extra_label_selectoroption specifies the label selector filter Pods with, to be used in addition to the built-in
Vector requires access to the Kubernetes API. Specifically, the
kubernetes_logs source source uses the
/api/v1/pods endpoint to “watch” Pods from all namespaces.
Modern Kubernetes clusters run with a role-based access control (RBAC) scheme. RBAC-enabled clusters require some configuration to grant Vector the authorization to access Kubernetes API endpoints. As RBAC is currently the standard way of controlling access to the Kubernetes API, we ship the necessary configuration out of the box. See
ClusterRoleBinding, and a
ServiceAccount in our kubectl YAML config and the
rbac configuration in the Helm chart.
If your cluster doesn’t use any access control scheme and doesn’t restrict access to the Kubernetes API, you don’t need to provide any extra configuration, as Vector should just work.
Clusters using a legacy ABAC scheme aren’t officially supported, although Vector might work if you configure access properly. We encourage you to switch to RBAC. If you use a custom access control scheme, make sure that Vector is granted access to the
Vector communicates with the Vector API to enrich the data it collects with Kubernetes context. In order to do that, Vector needs access to the Kubernetes API server. If Vector is running in a Kubernetes cluster, Vector connects to that cluster using the Kubernetes-provided access information.
In addition to access, Vector implements proper desync handling to ensure that communication is safe and reliable. This ensures that Vector doesn’t overwhelm the Kubernetes API or compromise its stability.
Vector’s Helm chart deployments provide quality of life around setup and maintenance of metrics pipelines in Kubernetes. Each of the Helm charts provides an
internal_metrics source and
prometheus sink out of the box. Agent deployments also expose
host_metrics via the same
Charts come with options to enable Prometheus integration via annotations or Prometheus Operator integration via PodMonitor. The Prometheus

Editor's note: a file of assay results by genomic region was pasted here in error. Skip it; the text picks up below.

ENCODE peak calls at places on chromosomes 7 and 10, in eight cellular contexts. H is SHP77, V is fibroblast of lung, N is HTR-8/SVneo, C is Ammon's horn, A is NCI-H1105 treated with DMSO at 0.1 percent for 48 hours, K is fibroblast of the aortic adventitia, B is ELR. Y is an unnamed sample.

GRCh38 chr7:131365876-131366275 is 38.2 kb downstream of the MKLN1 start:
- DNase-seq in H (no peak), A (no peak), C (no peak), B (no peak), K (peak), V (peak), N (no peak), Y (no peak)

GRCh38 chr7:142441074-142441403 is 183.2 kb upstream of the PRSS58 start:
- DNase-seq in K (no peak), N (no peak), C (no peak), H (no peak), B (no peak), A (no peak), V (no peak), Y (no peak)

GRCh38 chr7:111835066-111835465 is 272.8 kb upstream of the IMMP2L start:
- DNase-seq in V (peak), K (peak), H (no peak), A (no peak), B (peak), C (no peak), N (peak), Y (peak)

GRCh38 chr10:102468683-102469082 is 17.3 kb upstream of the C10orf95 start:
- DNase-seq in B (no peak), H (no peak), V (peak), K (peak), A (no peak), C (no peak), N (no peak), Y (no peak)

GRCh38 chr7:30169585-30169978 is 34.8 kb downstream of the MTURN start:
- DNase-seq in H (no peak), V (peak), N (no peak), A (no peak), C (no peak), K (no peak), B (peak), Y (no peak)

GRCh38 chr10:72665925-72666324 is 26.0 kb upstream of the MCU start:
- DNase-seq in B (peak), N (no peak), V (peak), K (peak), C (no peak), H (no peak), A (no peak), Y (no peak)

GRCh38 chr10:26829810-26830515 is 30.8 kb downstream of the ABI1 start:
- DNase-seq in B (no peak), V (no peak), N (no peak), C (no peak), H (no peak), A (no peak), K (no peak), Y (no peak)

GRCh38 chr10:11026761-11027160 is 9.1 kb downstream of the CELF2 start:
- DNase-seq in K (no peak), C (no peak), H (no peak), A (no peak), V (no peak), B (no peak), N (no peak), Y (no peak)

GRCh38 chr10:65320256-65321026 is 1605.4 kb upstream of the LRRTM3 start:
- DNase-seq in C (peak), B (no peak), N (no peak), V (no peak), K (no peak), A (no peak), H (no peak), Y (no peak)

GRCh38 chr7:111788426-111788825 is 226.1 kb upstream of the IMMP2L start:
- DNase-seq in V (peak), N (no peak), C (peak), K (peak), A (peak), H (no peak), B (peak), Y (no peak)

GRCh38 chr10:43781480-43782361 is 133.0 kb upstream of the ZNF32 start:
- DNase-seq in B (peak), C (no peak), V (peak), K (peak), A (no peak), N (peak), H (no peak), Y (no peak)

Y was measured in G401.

node_exporter agent isn’t required when the
host_metrics source is enabled.
By default, Vector merges partial messages that are split due to the Docker size limit. For everything else, we recommend that you use the
reduce transform, which enables you to handle custom merging of things like stacktraces.
By default, the
kubernetes_logs source skips logs from Pods that have a
vector.dev/exclude: "true" label. You can configure additional exclusion rules via label or field selectors. See the available options.
To ensure that all data is collected, Vector continues to collect logs from Pods for some time after their removal. This ensures that Vector obtains some of the most important data, such as crash details.
We recommend the resource limits listed below when running Vector on Kubernetes.
resources: requests: memory: "64Mi" cpu: "500m" limits: memory: "1024Mi" cpu: "6000m"
kubernetes_logs component is stateless, which means that its behavior is consistent across each input.
For the agent role, Vector stores its state in the host-mapped directory with a static path. If it’s redeployed, it’s able to continue from where it was interrupted.
Vector is tested extensively against Kubernetes. In addition to Kubernetes being Vector’s most popular installation method, Vector implements a comprehensive end-to-end test suite for all minor Kubernetes versions beginning with 1.14.